<p>Paragraph. Pellentesque habitant morbi tristique senectus et netus et malesuada fames ac turpis egestas. Vestibulum tortor quam, feugiat vitae, ultricies eget, tempor sit amet, ante. Donec eu libero sit amet quam egestas semper. Aenean ultricies mi vitae est. Mauris placerat eleifend leo. Quisque sit amet est et sapien ullamcorper pharetra. Vestibulum erat wisi, condimentum sed, commodo vitae, ornare sit amet, wisi. Aenean fermentum, elit eget tincidunt condimentum, eros ipsum rutrum orci, sagittis tempus lacus enim ac dui. Donec non enim in turpis pulvinar facilisis. Ut felis. Praesent dapibus, neque id cursus faucibus, tortor neque egestas augue, eu vulputate magna eros eu erat. Aliquam erat volutpat. Nam dui mi, tincidunt quis, accumsan porttitor, facilisis luctus, metus</p>
<blockquote>Blockquote. Pellentesque habitant morbi tristique senectus et netus et malesuada fames ac turpis egestas.</blockquote>
<strong>Strong. Pellentesque habitant morbi tristique senectus et netus et malesuada fames ac turpis egestas.</strong>
<ul>
<li>Unordered list. Lorem ipsum dolor sit amet, consectetuer adipiscing elit.</li>
<li>Aliquam tincidunt mauris eu risus.</li>
<li>Vestibulum auctor dapibus neque.</li>
</ul>
<ol>
<li>Ordered list. Lorem ipsum dolor sit amet, consectetuer adipiscing elit.</li>
<li>Aliquam tincidunt mauris eu risus.</li>
<li>Vestibulum auctor dapibus neque.</li>
</ol>
<input type="text" name="name" id="name" value="input" tabindex="1" /><br />
<small>Small. Pellentesque habitant morbi tristique senectus et netus et malesuada fames ac turpis egestas.</small>
<span>Span. Pellentesque habitant morbi tristique senectus et netus et malesuada fames ac turpis egestas.</span>
<p class="justified">Paragraph justified. Pellentesque habitant morbi tristique senectus et netus et malesuada fames ac turpis egestas. Vestibulum tortor quam, feugiat vitae, ultricies eget, tempor sit amet, ante. Donec eu libero sit amet quam egestas semper. Aenean ultricies mi vitae est. Mauris placerat eleifend leo. Quisque sit amet est et sapien ullamcorper pharetra. Vestibulum erat wisi, condimentum sed, commodo vitae, ornare sit amet, wisi. Aenean fermentum, elit eget tincidunt condimentum, eros ipsum rutrum orci, sagittis tempus lacus enim ac dui. Donec non enim in turpis pulvinar facilisis. Ut felis. Praesent dapibus, neque id cursus faucibus, tortor neque egestas augue, eu vulputate magna eros eu erat. Aliquam erat volutpat. Nam dui mi, tincidunt quis, accumsan porttitor, facilisis luctus, metus</p>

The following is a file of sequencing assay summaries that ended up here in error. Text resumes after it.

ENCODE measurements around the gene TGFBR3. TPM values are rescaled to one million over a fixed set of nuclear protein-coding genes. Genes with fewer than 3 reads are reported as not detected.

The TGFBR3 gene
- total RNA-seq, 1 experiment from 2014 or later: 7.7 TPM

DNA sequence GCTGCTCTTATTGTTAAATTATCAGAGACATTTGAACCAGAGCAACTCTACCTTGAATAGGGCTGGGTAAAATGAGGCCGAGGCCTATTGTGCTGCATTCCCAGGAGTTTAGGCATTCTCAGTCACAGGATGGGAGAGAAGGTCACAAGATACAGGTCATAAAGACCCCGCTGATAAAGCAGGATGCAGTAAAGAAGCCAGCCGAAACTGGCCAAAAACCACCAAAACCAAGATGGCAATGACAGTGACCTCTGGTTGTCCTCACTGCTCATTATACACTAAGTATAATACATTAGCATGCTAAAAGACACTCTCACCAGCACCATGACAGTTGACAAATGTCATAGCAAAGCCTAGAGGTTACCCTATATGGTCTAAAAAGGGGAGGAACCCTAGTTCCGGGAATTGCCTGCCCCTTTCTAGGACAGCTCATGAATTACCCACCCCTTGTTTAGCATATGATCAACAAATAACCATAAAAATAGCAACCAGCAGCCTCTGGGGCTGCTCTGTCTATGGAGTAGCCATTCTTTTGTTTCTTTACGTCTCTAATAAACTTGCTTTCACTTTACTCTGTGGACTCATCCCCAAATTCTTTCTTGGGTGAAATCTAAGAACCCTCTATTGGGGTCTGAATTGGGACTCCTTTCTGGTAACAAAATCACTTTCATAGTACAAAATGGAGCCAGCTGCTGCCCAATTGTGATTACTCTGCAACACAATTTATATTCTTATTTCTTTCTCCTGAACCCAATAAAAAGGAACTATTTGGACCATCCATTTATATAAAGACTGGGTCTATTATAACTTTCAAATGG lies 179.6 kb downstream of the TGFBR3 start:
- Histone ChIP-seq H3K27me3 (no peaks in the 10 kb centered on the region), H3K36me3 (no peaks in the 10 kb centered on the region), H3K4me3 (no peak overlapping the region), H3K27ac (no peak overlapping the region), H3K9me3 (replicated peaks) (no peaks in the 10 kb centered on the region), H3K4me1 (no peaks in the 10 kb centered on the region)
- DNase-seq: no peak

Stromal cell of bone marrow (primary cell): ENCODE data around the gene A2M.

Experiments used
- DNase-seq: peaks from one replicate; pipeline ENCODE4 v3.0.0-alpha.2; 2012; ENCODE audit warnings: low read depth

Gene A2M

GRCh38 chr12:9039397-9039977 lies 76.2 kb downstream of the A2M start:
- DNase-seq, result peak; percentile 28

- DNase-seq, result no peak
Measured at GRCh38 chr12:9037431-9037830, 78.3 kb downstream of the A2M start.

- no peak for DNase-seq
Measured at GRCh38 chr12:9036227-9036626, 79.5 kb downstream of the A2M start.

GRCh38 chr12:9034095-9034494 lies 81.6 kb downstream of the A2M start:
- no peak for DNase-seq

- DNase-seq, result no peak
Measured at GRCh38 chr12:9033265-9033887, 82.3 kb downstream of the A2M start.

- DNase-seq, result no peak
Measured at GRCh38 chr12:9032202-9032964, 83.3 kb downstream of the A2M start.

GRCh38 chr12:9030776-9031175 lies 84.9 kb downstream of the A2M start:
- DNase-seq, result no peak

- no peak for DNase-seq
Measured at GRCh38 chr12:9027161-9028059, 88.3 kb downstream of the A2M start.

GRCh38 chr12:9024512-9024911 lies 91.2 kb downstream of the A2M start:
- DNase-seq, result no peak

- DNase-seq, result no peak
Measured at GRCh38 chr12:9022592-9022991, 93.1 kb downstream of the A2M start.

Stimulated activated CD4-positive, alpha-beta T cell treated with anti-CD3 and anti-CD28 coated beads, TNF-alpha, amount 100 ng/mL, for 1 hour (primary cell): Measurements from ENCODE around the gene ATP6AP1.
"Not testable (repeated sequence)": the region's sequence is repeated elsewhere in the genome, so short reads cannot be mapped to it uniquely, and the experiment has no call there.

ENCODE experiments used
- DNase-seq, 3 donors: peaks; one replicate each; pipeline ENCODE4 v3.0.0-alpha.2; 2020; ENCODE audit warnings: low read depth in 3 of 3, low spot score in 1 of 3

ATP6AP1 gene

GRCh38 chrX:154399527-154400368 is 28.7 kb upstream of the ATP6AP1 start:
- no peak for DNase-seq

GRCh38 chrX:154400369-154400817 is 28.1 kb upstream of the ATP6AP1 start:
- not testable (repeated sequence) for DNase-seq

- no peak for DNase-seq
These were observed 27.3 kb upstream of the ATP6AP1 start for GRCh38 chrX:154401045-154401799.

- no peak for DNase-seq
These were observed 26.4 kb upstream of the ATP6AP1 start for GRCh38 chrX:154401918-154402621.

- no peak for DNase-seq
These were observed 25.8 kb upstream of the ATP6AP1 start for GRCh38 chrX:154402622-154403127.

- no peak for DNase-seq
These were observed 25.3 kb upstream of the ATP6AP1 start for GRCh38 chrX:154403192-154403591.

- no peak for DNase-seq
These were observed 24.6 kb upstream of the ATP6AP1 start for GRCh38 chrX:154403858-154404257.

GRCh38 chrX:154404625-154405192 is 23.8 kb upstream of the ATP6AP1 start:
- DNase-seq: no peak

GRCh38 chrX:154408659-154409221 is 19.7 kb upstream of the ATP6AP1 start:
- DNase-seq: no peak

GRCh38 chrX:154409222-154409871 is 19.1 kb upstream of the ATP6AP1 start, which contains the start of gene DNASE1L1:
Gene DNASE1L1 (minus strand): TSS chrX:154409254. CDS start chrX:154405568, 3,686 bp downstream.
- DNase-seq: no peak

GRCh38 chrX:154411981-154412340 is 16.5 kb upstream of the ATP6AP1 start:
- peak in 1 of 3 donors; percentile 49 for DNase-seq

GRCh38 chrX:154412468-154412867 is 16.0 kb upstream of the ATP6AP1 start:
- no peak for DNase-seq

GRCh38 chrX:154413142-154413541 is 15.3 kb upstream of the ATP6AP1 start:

</body>
</html>

Wednesday, 3 November 2010

jQuery Google Feed Plugin

This plugin provides a nice easy way for developers to implement the Google Feeds API in their site. In the example below, I've also added some ugly style elements to help show how the appearance can be manipulated.

See demo.

<!DOCTYPE html>
<html lang="en">
<head>
<meta charset="UTF-8">
<title>jQuery Google Feed Plugin</title>
<style type="text/css">
*
{
margin:0;
padding:0;
}
body
{
font-family:Sans-serif;
font-size:62.5%;
}
#feeds
{
margin:0 auto;
width:80em;
background:#CCCCCC;
}
.gfc-control
{
width:40em;
font-size:1.2em;
}
.gfc-tabsArea
{
background:#FF9200;
}
.gfc-tabHeader.gfc-tabhActive
{
font-weight:bold;
}
.gfc-tabHeader.gfc-tabhInactive
{
font-style:italic;
}
.gfc-resultsbox-visible
{
background:#D3EDFC;
}
.gf-title
{
font-weight:bold;
text-decoration:none;
color:#FFFFFF;
}
</style>
<script src="http://www.google.com/jsapi"></script>
<script>
google.load("jquery", "1");
google.load("jqueryui", "1");
</script>
<script type="text/javascript" src="http://jquery.malsup.com/gfeed/jquery.gfeed.js"></script>
<script>
$(document).ready(function()
{
$('a.feed').gFeed(
{
target:'#feeds',
max:3,
tabs:true
});
});
</script>
</head>
<body>
<div id="feeds">
   <a class="feed" href="http://jquery.com/blog/feed/">jQuery Blog</a>
   <a class="feed" href="http://www.learningjquery.com/feed/">Learning jQuery</a>
</div>
</body>
</html>

Tuesday, 2 November 2010

Three equal height columns using jQuery